Organic chemistry is a the general requirement for most students pursuing degrees in the ﬁelds of biology, physiology, medicine, chemical engineering, biochemistry, and chemistry. Consequently, many of the students studying organic chemistry initially do so out of obligations to the required curriculum rather than out of genuine interest in the subject. This is, in fact, expected as almost all college students ﬁnd themselves enrolling in classes in which they either have no interest or cannot foresee the application of the subject to their future vocation. Alternatively, some students are intrigued by the potential application of organic chemistry to ﬁelds including pharmaceuticals, polymers, pesticides, food science, and energy. However, whichever group represents the individual students, there is always a common subset of each that tenuously approaches the study of organic chemistry due to rumors or preconceived notions that the subject is extremely difﬁcult and requires extensive memorization. Having personally studied organic chemistry, and tutored many students in the subject, I assure you that this is not the case.
When ﬁrst presented with organic chemistry course material, one can easily be caught up in the size of the book, the encyclopedic presentation of reactions, and the self-questioning of how one can ever decipher the subject. These students frequently compile endless sets of ﬂash cards listing speciﬁc chemical reactions and their associated names. Like many of my classmates, I began to approach the subject in this manner. However, this strategy did not work for me as I quickly realized that memorization of reactions did not provide any deductive or predictive insight into the progression of starting materials to products and by what mechanisms the transformations occurred. In fact, the fundamental fault in the “memorization strategy” is that to be effective, the student must not only memorize all chemical reactions and associated reaction names, but also all associated reaction mechanisms and potential competing processes.
It was not until I abandoned the memorization strategy that I began to do well in organic chemistry and develop a true appreciation for the subject and how the science beneﬁts society. The presumption that introductory organic chemistry entails very little memorization is valid and simpliﬁes the subject provided the student adheres to the philosophy that the study of organic chemistry can be reduced to the study of interactions between organic acids and bases. From this perspective, organic chemistry students can learn to determine the most acidic proton in a given molecule, determine the most reactive site (for nucleophilic attack), determine the best reactants (nucleophiles and electrophiles), and how to predict reaction products. In learning to predict these components of organic reactions, the beginning organic chemist will be able to deduce reasonable routes from starting materials to products using the basic mechanistic types involved in introductory organic chemistry.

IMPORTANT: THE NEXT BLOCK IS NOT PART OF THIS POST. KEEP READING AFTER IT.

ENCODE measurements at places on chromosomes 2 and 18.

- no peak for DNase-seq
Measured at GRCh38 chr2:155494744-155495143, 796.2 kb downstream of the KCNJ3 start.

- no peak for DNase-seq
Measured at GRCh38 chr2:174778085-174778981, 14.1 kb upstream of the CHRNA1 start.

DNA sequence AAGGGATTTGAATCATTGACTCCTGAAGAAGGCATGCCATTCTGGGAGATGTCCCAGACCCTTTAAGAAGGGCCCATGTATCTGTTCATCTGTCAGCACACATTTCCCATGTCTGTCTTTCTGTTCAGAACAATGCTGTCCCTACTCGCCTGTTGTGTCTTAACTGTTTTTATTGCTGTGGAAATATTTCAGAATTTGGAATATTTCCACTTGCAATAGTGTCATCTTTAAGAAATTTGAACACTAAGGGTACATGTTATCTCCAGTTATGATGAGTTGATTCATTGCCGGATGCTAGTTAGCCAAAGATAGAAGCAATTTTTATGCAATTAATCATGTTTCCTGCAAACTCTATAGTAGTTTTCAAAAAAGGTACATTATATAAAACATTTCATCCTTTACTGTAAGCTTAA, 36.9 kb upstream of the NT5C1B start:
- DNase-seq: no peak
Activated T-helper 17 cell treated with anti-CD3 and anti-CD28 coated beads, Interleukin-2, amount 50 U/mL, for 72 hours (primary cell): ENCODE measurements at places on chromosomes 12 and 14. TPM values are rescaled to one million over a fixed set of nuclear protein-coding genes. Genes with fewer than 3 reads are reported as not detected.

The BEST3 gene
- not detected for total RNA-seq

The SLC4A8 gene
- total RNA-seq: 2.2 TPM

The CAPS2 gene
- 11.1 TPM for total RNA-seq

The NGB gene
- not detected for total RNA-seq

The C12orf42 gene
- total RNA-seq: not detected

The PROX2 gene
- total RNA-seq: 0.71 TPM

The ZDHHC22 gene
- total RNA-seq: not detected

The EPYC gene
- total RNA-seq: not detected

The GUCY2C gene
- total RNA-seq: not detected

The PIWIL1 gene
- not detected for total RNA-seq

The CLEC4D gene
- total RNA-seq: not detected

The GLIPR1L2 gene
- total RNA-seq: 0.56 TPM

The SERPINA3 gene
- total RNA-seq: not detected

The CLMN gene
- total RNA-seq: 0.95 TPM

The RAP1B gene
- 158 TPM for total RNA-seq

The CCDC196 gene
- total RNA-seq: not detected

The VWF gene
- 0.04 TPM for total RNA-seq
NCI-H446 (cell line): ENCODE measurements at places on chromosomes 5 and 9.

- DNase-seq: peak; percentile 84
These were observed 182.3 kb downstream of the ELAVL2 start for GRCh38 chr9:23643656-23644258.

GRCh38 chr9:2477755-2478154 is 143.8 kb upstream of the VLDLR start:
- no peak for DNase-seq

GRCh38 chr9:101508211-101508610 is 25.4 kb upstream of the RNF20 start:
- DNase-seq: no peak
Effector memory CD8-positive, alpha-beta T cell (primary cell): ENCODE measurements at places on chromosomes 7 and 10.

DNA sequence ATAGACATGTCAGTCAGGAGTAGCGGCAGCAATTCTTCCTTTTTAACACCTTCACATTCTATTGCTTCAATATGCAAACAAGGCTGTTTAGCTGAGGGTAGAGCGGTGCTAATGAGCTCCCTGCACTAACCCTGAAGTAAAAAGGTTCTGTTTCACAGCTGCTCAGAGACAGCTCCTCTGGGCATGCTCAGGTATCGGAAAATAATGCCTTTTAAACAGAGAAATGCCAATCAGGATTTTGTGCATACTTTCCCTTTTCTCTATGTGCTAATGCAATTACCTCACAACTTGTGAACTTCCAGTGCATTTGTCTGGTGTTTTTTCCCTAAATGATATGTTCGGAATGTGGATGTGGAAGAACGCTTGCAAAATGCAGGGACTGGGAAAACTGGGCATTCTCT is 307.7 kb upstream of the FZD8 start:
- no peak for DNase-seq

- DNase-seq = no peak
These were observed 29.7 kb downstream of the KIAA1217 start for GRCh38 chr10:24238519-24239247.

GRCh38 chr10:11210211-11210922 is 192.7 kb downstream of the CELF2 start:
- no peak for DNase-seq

Furthermore, through an understanding of how electrons move, extrapolations from ionic or heterolytic mechanisms can be used to explain free radical and electrocyclic processes. Finally, by utilizing the principles discussed in this book, the student will gain a better understanding of how to approach the more advanced reaction types discussed as the introductory organic chemistry course progresses. The goal of this book is not to present a comprehensive treatment of organic chemistry. Furthermore, this book is not intended to be a replacement for organic chemistry texts or to serve as a stand-alone presentation of the subject. This book is intended to supplement organic chemistry textbooks by presenting a simpliﬁed strategy to the study of the subject in the absence of extensive lists of organic reactions. Through the application of the principles presented herein, I hope that this book, when used as intended, will aid the beginning student in approaching organic chemistry as I did—with little memorization and much understanding. The Arrow pushing in organic chemistry practise book is well explained and it is Best Book For Organic Chemistry.
ELIMINATION REACTIONSADDITIONS REACTIONSMOVING FORWARD
ABOUT THE AUTHOR:
Daniel E. Levy received his Bachelor of Science in 1987 from the University of California at Berkeley where under the direction of Professor Henry Rapoport, he studied the preparation of 4-amino-4-deoxy sugars and novel analogs of pilocarpine. Following his undergraduate studies, Dr Levy pursued his PhD at the Massachusetts Institute of Technology. Under the direction of Professor Satoru Masamune, he studied sugar modiﬁcations of amphotericin B, the total synthesis of calyculin A and the use of chiral isoxazolidines as chiral auxiliaries. In 1992, Dr. Levy completed his Ph.D. and has since worked on various projects involving the design and synthesis of novel organic compounds. These compounds include glycomimetic inhibitors of fucosyltransferases and cell adhesion molecules, peptidomimetic matrix metalloproteinase inhibitors, carbocyclic AMP analogs as inhibitors of type V adenylyl cyclase, heterocyclic ADP receptor antagonists, and inhibitors of the calmodulin-dependent kinase. Dr. Levy is currently the director of synthetic chemistry at Intradigm Corporation in Palo Alto, California.
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